One of Northern Ireland’s most vocal advocates for gay rights, James Knox co-chairs the Coalition on Sexual Orientation (COSO). Last year he was reappointed to the province’s Equality Commission.

36. Johann Hari, Journalist

One of The Independent’s most-read commentators, Johann Hari writes about a wide range of issues including human rights and environmental issues. Well-known for his feuds with famous names such as Nick Cohen and George Galloway, his regular appearances on Newsnight Review are steadily building his public profile.

37. Adam Price, Plaid Cymru MP

Making up 50% of the Plaid parliamentary party, Adam Price continues to make an impression on Westminster. He tried to impeach Tony Blair over the Iraq War and got kicked out of the chamber for accusing the then-PM of misleading the House. He has won numerous awards for his campaigning work and his excellent website.

38. Margaret Smith, Lib Dem MSP

Possibly the only MSP offered treatment by a footballer, Margaret Smith outed herself in 2003 ahead of a Sunday tabloid story.

A mother of two children from a previous marriage, she entered into a civil partnership with her partner Suzanne Main in 2006.

Just before the ceremony Rangers and Trinidad and Tobago player Marvin Andrews said his church could “cure” her of lesbianism.

39. Brian Coleman, Chair of the London Fire and Emergency Authority

The cab bills, the “bling bling” chain of office, the outrageous claims about former PM Ted Heath – Brian Coleman is, as the saying goes, a “colourful” character.

In June last year he accepted an honorary degree from Middlesex University. They overlooked the fact he had branded the institution “crap” in 2004.

40. Brian Paddick, former candidate for Mayor of London

From Mayoral hustings to ITV’s celeb jungle, 2008 was a year of contrasts for Brian Paddick. The former senior police officer came third in the election for Mayor of London, and still retains political ambitions.

Mr Paddick married his boyfriend in Norway in January.

41. David Borrow, Labour MP

David Borrow came out in 1998 during the age of consent debate. A former valuations tribunal clerk, he entered into a civil partnership in 2006.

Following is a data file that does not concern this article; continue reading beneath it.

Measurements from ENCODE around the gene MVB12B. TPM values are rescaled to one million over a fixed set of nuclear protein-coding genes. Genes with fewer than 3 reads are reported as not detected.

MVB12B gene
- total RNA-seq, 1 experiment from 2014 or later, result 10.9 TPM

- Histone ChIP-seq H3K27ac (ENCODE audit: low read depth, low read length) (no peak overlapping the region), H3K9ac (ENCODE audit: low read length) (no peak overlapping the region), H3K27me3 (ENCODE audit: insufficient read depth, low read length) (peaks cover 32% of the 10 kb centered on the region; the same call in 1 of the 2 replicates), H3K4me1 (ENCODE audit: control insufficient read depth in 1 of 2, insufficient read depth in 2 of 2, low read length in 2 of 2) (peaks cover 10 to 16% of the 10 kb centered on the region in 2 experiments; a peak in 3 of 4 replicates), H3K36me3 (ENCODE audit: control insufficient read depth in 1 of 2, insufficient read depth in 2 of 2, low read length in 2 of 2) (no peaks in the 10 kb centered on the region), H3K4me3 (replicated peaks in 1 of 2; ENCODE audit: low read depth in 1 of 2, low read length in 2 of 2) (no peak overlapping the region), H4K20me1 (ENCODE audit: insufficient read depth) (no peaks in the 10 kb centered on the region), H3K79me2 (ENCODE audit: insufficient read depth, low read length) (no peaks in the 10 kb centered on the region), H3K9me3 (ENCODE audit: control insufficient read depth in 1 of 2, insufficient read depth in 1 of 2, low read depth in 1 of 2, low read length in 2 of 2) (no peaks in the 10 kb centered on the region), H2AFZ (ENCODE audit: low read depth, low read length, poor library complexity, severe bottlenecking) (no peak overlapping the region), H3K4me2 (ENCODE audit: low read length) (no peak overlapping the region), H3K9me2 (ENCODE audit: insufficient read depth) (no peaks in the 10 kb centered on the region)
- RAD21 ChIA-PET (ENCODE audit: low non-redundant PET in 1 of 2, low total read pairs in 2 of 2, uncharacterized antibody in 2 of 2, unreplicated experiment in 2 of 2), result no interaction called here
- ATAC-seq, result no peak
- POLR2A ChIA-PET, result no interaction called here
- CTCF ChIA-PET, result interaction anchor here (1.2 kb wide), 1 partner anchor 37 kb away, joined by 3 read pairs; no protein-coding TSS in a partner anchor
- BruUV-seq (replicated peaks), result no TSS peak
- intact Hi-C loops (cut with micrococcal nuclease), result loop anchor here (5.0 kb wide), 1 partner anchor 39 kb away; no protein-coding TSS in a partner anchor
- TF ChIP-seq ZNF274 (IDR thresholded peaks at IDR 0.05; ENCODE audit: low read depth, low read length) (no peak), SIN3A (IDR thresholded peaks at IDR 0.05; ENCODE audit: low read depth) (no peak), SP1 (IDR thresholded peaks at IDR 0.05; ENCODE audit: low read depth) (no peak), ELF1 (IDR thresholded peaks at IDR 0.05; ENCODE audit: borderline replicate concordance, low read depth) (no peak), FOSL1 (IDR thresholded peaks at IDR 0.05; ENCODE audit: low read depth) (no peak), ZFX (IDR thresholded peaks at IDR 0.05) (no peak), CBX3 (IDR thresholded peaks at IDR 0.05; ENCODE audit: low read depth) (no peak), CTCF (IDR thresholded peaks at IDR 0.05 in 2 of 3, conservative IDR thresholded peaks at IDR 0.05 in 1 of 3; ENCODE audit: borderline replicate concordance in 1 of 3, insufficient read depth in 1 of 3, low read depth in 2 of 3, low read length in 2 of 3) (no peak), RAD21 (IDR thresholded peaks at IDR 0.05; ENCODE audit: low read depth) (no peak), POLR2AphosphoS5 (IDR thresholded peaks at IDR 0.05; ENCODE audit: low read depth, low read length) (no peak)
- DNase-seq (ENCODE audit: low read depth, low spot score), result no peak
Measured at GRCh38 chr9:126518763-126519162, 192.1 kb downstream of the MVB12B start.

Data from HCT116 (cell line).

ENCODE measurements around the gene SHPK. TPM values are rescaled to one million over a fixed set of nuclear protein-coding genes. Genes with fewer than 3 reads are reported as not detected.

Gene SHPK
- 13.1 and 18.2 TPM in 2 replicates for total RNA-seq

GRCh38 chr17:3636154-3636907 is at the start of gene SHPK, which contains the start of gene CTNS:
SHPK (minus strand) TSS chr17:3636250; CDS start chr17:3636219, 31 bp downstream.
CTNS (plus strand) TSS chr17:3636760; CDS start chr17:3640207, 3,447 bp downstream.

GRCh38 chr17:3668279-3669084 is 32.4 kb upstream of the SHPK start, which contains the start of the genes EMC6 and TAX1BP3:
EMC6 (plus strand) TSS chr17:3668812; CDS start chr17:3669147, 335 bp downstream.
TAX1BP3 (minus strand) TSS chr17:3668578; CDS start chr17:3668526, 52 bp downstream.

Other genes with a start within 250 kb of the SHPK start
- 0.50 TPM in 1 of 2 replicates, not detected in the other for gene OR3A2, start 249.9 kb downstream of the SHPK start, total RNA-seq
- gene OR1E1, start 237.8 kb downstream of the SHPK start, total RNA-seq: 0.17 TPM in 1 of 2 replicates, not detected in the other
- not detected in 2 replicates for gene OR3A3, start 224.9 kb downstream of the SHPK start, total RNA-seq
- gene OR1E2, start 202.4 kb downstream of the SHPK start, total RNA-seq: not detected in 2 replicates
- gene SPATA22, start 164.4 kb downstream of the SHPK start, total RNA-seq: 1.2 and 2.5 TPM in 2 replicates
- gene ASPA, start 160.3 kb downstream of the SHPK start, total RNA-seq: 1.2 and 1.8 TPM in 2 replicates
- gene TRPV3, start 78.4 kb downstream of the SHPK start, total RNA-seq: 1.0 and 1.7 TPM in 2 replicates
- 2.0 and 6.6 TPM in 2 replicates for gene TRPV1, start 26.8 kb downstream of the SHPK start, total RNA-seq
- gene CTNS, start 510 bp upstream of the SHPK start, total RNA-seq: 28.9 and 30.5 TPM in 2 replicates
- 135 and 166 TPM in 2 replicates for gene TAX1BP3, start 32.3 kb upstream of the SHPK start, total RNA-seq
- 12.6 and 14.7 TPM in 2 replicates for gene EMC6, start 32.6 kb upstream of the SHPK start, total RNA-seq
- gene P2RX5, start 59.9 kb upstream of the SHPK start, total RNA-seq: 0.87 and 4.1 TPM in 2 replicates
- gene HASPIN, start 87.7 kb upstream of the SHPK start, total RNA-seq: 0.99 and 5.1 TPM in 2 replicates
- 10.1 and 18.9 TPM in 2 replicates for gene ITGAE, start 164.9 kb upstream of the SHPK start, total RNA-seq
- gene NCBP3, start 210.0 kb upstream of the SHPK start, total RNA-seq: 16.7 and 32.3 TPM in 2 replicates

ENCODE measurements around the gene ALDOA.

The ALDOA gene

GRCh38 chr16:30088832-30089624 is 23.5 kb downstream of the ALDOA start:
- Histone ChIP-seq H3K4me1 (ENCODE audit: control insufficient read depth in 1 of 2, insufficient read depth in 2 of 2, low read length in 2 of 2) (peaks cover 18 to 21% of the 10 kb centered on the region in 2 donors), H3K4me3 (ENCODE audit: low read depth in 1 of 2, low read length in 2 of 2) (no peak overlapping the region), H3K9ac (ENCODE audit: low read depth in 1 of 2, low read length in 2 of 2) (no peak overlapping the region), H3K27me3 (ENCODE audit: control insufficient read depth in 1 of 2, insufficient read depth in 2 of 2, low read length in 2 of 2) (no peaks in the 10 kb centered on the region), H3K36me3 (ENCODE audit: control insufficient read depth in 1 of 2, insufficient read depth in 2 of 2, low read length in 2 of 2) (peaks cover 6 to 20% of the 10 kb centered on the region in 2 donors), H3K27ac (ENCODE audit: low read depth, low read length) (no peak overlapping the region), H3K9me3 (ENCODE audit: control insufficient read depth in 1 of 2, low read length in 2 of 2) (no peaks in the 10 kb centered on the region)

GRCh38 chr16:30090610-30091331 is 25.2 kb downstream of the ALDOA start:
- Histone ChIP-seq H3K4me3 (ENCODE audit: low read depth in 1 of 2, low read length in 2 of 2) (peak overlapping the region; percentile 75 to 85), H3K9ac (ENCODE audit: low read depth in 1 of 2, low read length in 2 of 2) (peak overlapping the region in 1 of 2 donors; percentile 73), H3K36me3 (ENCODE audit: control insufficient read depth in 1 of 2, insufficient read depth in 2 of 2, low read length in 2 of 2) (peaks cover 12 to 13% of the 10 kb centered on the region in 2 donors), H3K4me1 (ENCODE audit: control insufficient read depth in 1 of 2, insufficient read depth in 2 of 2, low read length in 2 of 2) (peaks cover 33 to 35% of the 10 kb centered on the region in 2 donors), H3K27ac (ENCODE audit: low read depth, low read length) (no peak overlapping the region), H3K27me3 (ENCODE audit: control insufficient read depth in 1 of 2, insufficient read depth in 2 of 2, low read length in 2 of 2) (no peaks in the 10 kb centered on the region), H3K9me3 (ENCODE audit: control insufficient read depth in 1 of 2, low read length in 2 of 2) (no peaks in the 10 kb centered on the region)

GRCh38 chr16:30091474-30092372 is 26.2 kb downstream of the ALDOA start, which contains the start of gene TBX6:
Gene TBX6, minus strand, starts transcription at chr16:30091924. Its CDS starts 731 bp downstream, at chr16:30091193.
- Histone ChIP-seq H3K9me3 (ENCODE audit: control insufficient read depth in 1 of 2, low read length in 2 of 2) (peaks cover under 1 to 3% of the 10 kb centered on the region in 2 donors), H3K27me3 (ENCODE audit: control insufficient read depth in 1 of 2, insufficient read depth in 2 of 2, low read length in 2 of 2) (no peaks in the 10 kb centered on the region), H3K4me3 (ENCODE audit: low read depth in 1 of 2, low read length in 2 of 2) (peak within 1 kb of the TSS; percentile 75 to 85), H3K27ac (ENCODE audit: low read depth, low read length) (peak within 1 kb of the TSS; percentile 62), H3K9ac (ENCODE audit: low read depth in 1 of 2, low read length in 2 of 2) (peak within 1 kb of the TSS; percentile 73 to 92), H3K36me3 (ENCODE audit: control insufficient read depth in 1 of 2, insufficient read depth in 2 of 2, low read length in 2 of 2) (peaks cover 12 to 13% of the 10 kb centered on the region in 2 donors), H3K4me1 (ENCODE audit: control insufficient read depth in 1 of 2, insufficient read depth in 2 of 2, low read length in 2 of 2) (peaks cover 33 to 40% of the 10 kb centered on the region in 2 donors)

42. Clive Betts, Labour MP

This football-mad MP was outed by The Sun in 2003.

As Chair of the Parliamentary Football Club has tabled motions about homophobia in the game and lent his support to last year’s Gay and Lesbian Football Association World Championship in London.

43. Gordon Marsden, Labour MP

A strong advocate for the tradition British seaside town, Gordon Marsden came out in 1998 ahead of a debate on the age of consent. A former Open University tutor and editor of History Today magazine, he represents Blackpool South.

44. Seb Dance, special adviser to the Secretary of State for Northern Ireland

It has been another critical year keeping the peace in Northern Ireland, and Seb Dance has been at the heart of decisions about policing and justice and a proposed truth and reconciliation commission. He lives in London with his boyfriend Spencer Livermore.

45. Maria Exall, Trade Unionist

A BT engineer and member of the the national executive committee of the Communication Workers Union, Maria Exall entered into a partnership with Treasury minister Angela Eagle last year. Harriet Harman announced their nuptials in the highly-romantic setting of the TUC conference.

46. Rodney Berman, Leader of Cardiff Council

Regarded as the most influential gay Liberal Democrat in local government, Rodney Berman runs Wales’ biggest city.

Born and educated in Glasgow, he unsuccessfully ran for Parliament in 1997 and 2001. Entered into a civil partnership at the city’s Mansion House in 2006 with ITV Wales political correspondent Nick Speed.

47. Steve Radford, former leader of the Liberal party

The old Liberal party lives, in Liverpool at least. Steve Radford, who led the party until earlier this year, is one of three Liberal councillors, and he has been a strong advocate of the creation of a gay village, a Pride event for Liverpool and an end to homophobia.

48. Darren Johnson, Green Member of the London Assembly

Twice a candidate for Mayor of London, Darren Johnson is among the most influential gay members of the Green party. He lives in Brockley with his long-term partner and fellow Lewisham councillor Dean Walton.

49. Alan Wardle, Programme Director Public Affairs Local Government Association

During his four years as Stonewall’s public affairs guru, Alan Wardle racked up an impressive number of victories for gay equality. His networking and lobbying skills are hard to beat, and in the past year he has put them to good use promoting the LGA’s agenda.

50. Mike Freer, Conservative Parliamentary Candidate for Finchley & Golders Green

At the next election it is likely a gay Tory will take back from Labour the constituency represented by Margaret Thatcher for 33 years. The leader of Barnet council and a board member of the London Development Agency, Mike Freer is a poster boy for the new Cameron Conservatives.